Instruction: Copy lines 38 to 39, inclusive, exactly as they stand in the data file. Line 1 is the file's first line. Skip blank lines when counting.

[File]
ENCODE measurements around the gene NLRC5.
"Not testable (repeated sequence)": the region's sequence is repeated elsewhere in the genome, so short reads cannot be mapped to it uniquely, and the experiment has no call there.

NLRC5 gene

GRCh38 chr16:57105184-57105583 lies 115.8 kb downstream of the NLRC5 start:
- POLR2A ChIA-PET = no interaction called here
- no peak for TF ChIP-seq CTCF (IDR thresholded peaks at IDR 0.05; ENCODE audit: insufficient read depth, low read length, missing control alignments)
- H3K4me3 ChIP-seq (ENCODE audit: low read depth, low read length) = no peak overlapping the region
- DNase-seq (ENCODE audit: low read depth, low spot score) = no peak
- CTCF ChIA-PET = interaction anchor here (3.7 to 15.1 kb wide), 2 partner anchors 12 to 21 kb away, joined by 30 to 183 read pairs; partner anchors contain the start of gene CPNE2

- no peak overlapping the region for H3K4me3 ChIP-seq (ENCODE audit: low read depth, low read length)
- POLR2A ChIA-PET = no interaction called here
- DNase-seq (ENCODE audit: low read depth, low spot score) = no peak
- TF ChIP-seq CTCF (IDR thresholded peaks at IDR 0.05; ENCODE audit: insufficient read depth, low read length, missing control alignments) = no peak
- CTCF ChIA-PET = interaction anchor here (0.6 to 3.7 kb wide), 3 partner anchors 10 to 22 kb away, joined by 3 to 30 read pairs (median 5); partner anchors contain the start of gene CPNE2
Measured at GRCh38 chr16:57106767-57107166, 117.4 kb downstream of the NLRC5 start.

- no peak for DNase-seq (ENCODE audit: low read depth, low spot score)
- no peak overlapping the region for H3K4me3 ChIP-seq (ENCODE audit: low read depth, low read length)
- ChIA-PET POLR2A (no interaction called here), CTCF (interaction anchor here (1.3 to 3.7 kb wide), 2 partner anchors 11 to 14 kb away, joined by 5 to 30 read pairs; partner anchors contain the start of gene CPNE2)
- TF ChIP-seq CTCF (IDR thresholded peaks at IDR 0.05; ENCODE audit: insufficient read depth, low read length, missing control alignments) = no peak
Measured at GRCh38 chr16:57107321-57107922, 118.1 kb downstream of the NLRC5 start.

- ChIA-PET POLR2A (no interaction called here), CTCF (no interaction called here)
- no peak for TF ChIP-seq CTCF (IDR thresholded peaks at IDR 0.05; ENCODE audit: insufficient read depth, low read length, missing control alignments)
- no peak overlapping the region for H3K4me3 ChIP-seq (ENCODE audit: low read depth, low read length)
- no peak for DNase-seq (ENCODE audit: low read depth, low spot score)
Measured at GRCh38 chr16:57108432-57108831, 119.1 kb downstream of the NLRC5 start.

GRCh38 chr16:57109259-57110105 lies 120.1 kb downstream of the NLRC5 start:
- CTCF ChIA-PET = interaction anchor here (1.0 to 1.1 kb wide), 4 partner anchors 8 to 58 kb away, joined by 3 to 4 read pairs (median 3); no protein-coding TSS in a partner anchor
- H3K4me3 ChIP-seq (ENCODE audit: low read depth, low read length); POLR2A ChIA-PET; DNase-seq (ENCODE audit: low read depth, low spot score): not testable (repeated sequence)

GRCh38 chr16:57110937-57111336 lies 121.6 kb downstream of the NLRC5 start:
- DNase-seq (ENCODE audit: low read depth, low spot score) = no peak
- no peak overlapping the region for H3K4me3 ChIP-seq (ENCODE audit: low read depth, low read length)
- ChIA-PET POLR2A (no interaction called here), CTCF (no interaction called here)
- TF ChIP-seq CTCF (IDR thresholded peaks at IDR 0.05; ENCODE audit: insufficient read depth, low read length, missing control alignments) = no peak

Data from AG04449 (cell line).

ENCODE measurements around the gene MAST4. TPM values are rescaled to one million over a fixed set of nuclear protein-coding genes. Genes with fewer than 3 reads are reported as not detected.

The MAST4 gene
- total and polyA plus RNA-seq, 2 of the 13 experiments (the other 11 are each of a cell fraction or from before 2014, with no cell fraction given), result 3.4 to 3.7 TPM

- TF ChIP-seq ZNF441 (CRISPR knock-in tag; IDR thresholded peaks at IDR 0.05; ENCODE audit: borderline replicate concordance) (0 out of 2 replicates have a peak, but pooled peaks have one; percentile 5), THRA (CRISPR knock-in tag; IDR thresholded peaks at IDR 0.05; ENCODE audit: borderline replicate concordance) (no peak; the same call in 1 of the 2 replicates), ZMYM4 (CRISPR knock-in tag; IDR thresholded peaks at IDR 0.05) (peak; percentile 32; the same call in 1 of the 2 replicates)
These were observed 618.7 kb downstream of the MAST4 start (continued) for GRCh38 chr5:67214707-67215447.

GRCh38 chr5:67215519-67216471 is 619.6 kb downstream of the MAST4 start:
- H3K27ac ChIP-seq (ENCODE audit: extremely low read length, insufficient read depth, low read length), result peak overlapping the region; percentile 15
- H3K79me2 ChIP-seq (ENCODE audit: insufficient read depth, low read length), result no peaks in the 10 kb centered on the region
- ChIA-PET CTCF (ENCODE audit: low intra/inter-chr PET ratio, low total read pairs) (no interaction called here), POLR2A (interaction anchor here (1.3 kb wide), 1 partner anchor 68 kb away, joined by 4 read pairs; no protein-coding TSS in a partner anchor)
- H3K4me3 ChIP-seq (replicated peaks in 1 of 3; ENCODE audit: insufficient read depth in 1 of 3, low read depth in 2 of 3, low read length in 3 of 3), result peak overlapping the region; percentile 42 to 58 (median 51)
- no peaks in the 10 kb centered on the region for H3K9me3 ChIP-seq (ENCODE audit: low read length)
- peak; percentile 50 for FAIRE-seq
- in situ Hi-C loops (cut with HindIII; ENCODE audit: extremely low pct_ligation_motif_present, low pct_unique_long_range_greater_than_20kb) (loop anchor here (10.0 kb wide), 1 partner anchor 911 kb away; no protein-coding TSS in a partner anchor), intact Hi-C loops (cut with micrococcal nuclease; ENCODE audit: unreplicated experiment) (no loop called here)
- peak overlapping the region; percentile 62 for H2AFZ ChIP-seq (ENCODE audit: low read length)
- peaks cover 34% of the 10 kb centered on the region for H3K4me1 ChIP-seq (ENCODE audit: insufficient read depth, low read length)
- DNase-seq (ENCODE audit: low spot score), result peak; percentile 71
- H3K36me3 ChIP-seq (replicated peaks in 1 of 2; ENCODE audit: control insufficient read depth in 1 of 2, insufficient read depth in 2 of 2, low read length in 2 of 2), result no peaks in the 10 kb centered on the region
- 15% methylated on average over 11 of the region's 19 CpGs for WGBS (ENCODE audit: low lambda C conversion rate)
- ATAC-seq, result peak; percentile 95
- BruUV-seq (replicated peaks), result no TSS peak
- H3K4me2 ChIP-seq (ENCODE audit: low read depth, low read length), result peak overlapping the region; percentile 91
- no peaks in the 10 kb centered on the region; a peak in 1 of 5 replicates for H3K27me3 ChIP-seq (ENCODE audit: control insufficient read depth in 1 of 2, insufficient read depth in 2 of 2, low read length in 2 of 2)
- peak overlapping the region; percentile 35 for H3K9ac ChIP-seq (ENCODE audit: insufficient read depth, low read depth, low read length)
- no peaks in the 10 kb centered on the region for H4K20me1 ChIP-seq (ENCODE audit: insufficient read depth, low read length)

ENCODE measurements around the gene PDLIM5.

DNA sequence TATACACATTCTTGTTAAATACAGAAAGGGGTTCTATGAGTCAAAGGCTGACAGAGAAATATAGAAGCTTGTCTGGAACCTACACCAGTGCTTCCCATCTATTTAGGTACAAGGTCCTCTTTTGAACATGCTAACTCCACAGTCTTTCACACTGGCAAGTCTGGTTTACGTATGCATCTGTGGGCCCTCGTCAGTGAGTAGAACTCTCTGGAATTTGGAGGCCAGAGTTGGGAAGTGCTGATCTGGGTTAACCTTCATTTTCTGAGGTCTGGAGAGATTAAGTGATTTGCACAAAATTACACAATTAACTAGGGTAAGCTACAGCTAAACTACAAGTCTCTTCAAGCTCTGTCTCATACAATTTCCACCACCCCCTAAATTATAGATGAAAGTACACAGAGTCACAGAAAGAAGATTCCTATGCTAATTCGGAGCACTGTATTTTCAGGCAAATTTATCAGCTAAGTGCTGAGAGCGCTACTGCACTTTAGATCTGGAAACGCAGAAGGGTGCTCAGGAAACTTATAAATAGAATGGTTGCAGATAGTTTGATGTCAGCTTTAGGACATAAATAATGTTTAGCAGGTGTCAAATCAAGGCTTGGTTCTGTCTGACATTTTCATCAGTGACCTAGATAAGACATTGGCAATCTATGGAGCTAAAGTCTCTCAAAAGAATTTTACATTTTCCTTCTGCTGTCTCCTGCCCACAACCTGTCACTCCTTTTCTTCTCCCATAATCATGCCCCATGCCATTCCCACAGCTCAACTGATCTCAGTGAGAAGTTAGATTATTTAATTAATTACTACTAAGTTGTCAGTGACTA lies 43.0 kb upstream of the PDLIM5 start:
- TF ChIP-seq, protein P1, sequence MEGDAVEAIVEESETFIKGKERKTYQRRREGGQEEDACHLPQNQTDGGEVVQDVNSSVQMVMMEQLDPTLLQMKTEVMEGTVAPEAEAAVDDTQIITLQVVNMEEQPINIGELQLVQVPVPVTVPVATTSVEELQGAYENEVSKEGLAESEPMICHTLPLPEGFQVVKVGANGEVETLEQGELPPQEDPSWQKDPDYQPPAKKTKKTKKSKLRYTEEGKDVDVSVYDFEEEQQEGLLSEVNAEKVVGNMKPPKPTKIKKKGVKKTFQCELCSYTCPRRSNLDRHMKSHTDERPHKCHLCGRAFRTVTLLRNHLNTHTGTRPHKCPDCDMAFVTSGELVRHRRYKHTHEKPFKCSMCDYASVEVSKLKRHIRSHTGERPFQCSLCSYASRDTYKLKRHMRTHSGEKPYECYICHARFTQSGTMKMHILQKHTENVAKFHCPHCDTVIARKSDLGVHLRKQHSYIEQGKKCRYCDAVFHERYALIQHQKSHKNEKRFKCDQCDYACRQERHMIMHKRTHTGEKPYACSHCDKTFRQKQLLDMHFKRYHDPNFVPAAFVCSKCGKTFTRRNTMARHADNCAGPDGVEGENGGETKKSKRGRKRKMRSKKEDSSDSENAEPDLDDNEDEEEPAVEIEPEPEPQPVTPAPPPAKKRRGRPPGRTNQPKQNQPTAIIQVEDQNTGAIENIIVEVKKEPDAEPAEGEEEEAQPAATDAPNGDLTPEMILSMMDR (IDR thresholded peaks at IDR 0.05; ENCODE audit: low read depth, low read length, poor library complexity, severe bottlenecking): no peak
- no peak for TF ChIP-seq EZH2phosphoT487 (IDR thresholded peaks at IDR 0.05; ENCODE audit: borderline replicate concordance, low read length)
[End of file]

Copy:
- TF ChIP-seq ZNF441 (CRISPR knock-in tag; IDR thresholded peaks at IDR 0.05; ENCODE audit: borderline replicate concordance) (0 out of 2 replicates have a peak, but pooled peaks have one; percentile 5), THRA (CRISPR knock-in tag; IDR thresholded peaks at IDR 0.05; ENCODE audit: borderline replicate concordance) (no peak; the same call in 1 of the 2 replicates), ZMYM4 (CRISPR knock-in tag; IDR thresholded peaks at IDR 0.05) (peak; percentile 32; the same call in 1 of the 2 replicates)
These were observed 618.7 kb downstream of the MAST4 start (continued) for GRCh38 chr5:67214707-67215447.